There are plenty of exercise plans that you can find online, especially on YouTube, which is filled with personal trainers. Most of the things they do are the same, but there are a few ways to figure out what works for you the most. Everything depends on what you are trying to achieve with your body, and sometimes it will take NFL training.
While looking at the NFL picks, you can check their training regime and see if you can manage even 10 minutes of it. Their training is usually hardcore because it takes a lot of strength to become a top football player. Most of the guys are tall and heavy, which means that you will probably work both on strength and agility.
The training will also depend on their role, so you can compile a few regimes to check which one works for you the most. Receivers, Cornerbacks, and QBs, usually have similar plans which are far less focused on strength compared to the lineman.
Only people in their 50s and over should be advised to avoid this training regime because it can be hard on their bones and muscles. When it comes to younger adults and adults, there’s nothing wrong that can happen by training like an NFL player. Of course, no one is expecting you to have their lifestyle because they focus only on training, but the exercises and number of training are manageable.
Most of the plans will consist of 5 weekly sessions, including three days of weight training, one day of plyometrics, and one day of agility. How you organize the week depends on you and your free time, but it can include the upper and lower body on Monday and Tuesday, agility on Wednesday, some cardio on Thursday, plyometrics on Friday, and whole body on Saturday.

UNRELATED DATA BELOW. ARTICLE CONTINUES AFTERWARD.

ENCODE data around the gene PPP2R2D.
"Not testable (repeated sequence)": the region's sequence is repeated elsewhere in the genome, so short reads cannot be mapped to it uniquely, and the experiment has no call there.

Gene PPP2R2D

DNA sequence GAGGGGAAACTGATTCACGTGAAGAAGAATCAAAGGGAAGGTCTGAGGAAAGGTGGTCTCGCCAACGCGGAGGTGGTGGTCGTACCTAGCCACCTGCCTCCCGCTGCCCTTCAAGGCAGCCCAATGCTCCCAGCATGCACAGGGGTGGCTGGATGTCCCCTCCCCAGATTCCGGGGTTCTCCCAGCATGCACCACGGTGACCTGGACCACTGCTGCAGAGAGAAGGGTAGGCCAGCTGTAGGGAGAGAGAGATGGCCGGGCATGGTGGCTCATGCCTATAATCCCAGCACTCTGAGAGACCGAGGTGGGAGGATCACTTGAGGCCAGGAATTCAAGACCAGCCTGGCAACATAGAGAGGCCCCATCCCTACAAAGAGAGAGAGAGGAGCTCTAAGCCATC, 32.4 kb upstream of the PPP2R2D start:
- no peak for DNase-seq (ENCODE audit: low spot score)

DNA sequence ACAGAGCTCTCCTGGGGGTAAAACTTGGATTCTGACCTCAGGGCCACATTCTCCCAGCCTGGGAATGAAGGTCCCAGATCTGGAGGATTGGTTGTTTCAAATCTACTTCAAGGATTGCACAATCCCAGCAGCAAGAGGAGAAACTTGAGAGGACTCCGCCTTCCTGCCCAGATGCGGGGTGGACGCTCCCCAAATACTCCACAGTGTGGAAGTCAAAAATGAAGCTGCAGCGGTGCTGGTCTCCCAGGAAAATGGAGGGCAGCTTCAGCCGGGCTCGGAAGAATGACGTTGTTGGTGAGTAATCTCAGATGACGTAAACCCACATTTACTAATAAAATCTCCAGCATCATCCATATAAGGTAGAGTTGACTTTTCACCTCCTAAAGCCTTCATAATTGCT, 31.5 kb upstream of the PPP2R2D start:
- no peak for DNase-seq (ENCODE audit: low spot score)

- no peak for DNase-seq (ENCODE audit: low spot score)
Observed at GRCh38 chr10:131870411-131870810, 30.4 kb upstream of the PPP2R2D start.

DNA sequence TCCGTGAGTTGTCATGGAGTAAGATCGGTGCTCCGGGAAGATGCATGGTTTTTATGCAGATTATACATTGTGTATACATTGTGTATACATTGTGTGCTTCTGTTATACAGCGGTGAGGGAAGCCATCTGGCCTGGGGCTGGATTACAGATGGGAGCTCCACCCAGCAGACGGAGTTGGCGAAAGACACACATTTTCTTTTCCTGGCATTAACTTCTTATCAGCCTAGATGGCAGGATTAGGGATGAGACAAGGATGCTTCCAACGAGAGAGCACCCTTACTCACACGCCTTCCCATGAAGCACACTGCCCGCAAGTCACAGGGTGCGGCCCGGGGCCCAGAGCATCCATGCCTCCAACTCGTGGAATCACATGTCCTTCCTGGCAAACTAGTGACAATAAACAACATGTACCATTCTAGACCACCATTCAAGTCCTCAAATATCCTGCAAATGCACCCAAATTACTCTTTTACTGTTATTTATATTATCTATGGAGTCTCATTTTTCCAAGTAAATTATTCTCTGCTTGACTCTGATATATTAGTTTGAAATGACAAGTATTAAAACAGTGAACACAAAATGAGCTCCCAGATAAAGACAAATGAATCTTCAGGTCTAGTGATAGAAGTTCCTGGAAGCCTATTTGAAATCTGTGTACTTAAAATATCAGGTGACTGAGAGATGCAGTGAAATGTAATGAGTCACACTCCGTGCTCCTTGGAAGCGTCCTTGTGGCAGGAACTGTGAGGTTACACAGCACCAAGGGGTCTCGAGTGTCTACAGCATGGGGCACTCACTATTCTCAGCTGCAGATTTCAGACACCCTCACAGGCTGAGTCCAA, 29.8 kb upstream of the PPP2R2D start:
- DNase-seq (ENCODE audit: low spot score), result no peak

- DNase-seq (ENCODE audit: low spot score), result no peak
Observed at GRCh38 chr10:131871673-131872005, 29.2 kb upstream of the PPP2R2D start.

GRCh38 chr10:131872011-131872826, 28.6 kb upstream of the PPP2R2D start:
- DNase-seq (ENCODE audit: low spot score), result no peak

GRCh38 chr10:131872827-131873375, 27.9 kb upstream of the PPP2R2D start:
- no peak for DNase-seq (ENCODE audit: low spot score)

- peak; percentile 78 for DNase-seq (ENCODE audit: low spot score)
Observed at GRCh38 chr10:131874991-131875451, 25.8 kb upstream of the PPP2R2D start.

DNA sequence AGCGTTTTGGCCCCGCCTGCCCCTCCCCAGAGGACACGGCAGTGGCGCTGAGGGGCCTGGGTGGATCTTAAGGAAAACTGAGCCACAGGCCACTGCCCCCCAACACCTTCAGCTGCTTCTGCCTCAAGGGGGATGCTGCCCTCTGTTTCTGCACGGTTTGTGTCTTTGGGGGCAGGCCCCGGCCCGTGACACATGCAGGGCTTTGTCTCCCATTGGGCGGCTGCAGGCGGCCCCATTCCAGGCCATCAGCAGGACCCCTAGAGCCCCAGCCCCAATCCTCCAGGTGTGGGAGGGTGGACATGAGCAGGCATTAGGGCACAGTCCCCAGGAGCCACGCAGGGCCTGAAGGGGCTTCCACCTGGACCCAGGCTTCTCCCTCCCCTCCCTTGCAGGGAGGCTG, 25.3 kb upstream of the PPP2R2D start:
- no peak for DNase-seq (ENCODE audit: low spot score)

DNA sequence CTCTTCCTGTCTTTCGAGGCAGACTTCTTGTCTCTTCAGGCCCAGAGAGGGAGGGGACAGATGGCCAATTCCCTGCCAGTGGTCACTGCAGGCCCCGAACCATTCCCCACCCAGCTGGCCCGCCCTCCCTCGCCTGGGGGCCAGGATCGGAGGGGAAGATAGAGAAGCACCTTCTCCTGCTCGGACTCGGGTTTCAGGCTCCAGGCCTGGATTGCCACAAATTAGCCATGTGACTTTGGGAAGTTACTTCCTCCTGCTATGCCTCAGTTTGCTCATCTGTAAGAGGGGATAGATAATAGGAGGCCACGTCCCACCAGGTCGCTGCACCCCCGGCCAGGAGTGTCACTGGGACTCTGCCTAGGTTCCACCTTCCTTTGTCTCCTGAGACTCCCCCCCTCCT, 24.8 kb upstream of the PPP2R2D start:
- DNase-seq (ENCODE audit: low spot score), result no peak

Upper and Lower Body
Upper body exercises include some of the most basic ones, including bench press, where the last set will be until failure. Other activities will consist of Skullcrushers, Tricep dip, Dumbbell fly, Cable Crossover, Shrugs, Military press, and Incline dumbbell bench press. The number of sets and weight will depend on your strength level.
Lower body exercises are even more critical because the goal is to have a stable stance for an extended period of time, especially under stress. So, lunges, squats, deadlifts, leg curls, and calf raises should be made during every training. Ten to twelve reps each set is an optimal number for these exercises. You won’t have better NFL predictions when doing their training, but at least you will know how they feel.
Agility and Cardio
NFL players are mostly focused on sprints when it comes to building up their agility. It doesn’t have to be anything extraordinary. Two types of sprints are most common, including a short 25-meter one and a longer 400m one. The short distance is excellent when you want to improve reaction time, and the long-distance run is for pushing it throughout the play.
Steady cardio is essential for players, and it should be done once a week. This represents a long, time-based run that lasts from 30 to 60 minutes, depending on the week. The goal is to burn fat and build conditioning.
Plyometrics and Full Body
Plyometrics are compound exercises that will involve weight lifting and cardio at the same time. It’s something similar to the regime of crossfitters but not to that extent because they are prone to injury. Some popular exercises include box jumps, burpees with push-ups, pop squats, one-leg jumps, etc.
After these exercises, you might feel better about the NFL expert picks instead of your current body conditioning, but their goal is both building muscle and conditioning. The last day is total body training that involves compound movements like doing a push-up and jumping on a box, throwing a medicine ball and squatting, and similar exercises.